3. I like how counter productive projects like this are. If they really wanted to be effective they’d give you a permanent exemption for improving your property to manage runoff better. Without an exemption you’re removing any incentive for better building practices: “I’m already paying for my runnoff, why should I spend more to prevent it.”

  3. It wasn’t all that long ago when my neighbors looked at me sideways for growing my own tomatoes.

    1. Really? Where did you live, Maoist China?

      1. Virginia. It’s amazing what people can get weird about in a “nice” neighborhood. I actually got an HOA officer to publicly state she thought plants should be only decorative.

        1. I’ve never lived in a neighborhood that had a homeowners’ association, but it sounds hellish.

          My sympathies to you.

          1. Long gone. Most of my neighbors now won’t say more than “baa” or “moo.”

            1. And that’s only when you fuck them.

              1. Who do you take him for, Warty?

                He only goes for the ones that say “neigh”.

                Or maybe that’s Warty and I’m confusing the two…


              2. Maybe I forgot to mention I’m not a Marylander?

                Actually, their big response is to my dogs, both of which are herding breeds.

                1. So they respond to you fucking your dogs?


  4. Something tells me this sort of clinic is going to be taken over by the people who think “ZOMG!!!111!!! GMOs are eeeeevil!!!1!1!1!”

  5. Control freaks will never be satisfied. They got away with regulating which drugs a human may put into their own body, the next logical step is for them to feel privileged to decide which foods one may put in their bodies. Give them an inch on anything and they’ll never quit taking.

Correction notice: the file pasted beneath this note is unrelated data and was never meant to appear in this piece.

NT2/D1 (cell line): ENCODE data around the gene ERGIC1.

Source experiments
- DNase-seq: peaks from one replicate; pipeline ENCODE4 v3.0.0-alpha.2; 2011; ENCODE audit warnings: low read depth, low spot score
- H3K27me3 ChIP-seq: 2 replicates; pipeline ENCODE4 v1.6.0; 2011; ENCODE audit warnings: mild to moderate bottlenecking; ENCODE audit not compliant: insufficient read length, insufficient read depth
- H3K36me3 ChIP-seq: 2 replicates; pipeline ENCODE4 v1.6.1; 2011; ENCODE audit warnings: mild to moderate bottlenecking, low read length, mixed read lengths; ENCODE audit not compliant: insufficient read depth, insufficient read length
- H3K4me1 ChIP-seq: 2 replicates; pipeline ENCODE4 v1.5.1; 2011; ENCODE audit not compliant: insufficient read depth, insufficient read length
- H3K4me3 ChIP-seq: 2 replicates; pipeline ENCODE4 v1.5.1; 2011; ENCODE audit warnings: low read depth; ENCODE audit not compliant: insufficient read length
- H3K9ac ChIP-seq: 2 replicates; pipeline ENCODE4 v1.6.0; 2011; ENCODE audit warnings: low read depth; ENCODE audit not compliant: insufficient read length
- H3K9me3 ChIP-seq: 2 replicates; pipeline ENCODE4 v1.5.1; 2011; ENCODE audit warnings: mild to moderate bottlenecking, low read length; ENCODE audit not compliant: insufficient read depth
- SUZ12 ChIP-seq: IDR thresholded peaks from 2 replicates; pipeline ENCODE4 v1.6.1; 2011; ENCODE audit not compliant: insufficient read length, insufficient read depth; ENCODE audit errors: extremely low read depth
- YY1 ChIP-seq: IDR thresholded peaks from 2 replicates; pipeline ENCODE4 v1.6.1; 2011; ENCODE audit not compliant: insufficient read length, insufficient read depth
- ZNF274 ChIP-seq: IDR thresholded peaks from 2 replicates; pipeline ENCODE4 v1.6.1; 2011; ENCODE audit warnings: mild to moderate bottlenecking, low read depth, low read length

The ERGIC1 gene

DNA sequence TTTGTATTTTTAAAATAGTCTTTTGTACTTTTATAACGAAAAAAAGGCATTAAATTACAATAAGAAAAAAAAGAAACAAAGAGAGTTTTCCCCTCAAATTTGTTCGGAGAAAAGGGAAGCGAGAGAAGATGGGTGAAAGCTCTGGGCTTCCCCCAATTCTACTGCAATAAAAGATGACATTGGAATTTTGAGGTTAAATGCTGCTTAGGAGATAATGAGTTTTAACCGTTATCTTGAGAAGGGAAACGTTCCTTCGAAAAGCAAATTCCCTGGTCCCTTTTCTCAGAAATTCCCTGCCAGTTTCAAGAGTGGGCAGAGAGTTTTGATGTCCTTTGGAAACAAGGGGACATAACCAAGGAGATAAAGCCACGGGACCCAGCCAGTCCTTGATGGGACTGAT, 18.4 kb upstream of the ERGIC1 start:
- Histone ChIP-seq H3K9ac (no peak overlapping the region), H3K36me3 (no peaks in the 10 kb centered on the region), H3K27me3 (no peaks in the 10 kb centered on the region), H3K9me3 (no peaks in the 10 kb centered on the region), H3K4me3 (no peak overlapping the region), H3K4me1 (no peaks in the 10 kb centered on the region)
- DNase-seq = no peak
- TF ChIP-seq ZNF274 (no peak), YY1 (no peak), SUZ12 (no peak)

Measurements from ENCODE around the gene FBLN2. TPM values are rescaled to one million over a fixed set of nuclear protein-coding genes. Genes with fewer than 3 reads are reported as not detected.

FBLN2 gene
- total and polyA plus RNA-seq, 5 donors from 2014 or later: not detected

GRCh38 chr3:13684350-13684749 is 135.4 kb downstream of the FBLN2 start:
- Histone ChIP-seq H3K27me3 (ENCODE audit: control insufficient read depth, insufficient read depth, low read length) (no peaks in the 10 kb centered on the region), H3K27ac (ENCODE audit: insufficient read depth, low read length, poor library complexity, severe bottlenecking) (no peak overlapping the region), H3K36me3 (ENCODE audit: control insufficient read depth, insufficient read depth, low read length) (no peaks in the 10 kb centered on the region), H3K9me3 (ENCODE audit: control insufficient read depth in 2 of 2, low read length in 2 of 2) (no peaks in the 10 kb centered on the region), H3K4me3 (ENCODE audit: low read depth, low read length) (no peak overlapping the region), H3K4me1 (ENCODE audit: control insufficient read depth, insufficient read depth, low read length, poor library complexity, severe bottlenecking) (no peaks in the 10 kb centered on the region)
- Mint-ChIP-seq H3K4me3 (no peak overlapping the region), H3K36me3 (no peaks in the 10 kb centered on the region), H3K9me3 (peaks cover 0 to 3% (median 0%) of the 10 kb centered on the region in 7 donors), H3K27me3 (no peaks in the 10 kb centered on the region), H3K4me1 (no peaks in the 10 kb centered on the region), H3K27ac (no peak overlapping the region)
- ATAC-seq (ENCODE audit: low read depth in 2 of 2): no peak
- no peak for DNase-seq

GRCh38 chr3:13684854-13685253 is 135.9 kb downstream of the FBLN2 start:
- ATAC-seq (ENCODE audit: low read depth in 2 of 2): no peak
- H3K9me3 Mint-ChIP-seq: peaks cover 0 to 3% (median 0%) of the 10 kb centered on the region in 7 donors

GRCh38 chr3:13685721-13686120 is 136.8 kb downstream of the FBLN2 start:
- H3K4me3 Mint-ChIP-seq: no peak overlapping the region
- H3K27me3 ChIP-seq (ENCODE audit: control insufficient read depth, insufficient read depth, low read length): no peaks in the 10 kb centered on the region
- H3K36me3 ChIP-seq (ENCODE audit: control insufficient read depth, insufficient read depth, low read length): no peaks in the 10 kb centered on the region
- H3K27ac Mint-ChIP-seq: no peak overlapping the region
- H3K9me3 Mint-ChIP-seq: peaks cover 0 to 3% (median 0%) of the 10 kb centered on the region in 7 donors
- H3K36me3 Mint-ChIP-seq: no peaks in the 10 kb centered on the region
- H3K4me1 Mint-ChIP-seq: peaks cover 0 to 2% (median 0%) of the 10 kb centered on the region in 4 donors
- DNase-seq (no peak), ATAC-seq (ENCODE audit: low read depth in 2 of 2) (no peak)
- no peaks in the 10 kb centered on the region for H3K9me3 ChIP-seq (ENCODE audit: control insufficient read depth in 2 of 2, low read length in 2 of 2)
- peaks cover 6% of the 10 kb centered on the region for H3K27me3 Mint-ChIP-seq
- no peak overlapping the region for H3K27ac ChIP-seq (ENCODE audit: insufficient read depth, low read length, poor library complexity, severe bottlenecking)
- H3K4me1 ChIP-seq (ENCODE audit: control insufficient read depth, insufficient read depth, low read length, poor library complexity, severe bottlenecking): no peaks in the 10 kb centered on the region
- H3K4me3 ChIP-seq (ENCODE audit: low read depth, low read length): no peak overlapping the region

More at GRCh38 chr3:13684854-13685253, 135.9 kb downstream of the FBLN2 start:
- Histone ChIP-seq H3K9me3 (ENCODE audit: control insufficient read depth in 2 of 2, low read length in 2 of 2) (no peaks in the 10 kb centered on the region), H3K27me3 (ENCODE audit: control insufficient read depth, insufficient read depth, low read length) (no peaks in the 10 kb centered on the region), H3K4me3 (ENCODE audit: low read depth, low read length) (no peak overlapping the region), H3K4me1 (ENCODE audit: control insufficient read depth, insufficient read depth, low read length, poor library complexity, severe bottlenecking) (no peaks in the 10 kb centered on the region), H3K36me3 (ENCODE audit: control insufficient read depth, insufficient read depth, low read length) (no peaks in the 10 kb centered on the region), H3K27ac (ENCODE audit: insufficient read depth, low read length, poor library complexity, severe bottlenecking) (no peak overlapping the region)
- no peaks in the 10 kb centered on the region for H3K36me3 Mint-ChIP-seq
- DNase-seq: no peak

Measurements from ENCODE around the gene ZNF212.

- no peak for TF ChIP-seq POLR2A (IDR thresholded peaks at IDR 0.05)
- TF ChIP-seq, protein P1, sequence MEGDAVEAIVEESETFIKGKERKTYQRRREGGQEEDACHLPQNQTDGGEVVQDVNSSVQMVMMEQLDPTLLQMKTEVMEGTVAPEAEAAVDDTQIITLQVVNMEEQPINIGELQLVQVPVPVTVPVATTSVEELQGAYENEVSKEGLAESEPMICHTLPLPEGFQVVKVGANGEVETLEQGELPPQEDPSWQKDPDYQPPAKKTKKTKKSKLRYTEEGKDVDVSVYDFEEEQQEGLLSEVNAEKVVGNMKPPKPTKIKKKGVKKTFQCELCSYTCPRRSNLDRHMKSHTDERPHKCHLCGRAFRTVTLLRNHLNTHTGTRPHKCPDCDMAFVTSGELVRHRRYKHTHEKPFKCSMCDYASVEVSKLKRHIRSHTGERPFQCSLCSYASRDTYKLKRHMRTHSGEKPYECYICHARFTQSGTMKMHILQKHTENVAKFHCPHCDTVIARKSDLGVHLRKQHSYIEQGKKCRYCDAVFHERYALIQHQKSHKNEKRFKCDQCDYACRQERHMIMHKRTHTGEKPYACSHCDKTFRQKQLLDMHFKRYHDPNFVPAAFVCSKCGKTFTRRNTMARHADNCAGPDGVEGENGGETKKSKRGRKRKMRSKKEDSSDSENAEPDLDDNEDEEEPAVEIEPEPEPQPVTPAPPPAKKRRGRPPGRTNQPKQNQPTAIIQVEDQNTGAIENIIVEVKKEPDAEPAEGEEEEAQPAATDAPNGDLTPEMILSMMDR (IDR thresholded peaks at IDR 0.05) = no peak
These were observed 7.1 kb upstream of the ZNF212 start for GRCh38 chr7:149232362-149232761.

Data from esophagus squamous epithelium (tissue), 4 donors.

1. Sugar is a gateway drug! Or whatever bad thing of the day!

    2. You’re the crazy one to think you own yourself.

    3. SOYBEANS!

  6. Want a wrapper-full of diabetes?
    Scientists replace chocolate’s fat with fruit juice.
    Why take out half of the one healthy thing about chocolate?

    1. Because there’s not enough kids with NAFLD. More fructose!

    2. Okay, I can’t keep up. Fat is bad again?

      Last I heard, fat was okay, sugar was bad. Chocolate was good as it has antioxidants, whatever that means, and it makes you feel like you’re in LUUUUUUV.

      What is the latest good/bad on eggs and coffee? Those two have gone back and forth more times than I can remember.

      The credibility of these researchers is shot. Perhaps not the researchers, but those who jump to conclusions, based upon incomplete research, and insist on telling us what’s healthy and what’s not.

      The science is…wait…

      1. Let me help you with what’s left:
        Water – good, but bottled water is bad. Tap water is bad because fluoride.

        1. And open water is a no-no because of cryptosporidium.

          What’s left?

          1. distilled urine

            1. -1 ke$ha

      2. I’m pretty sure the USDA recommendation ultimately hinges on whether plant life gets enough representation, and typically it’s corn and wheat getting the attention.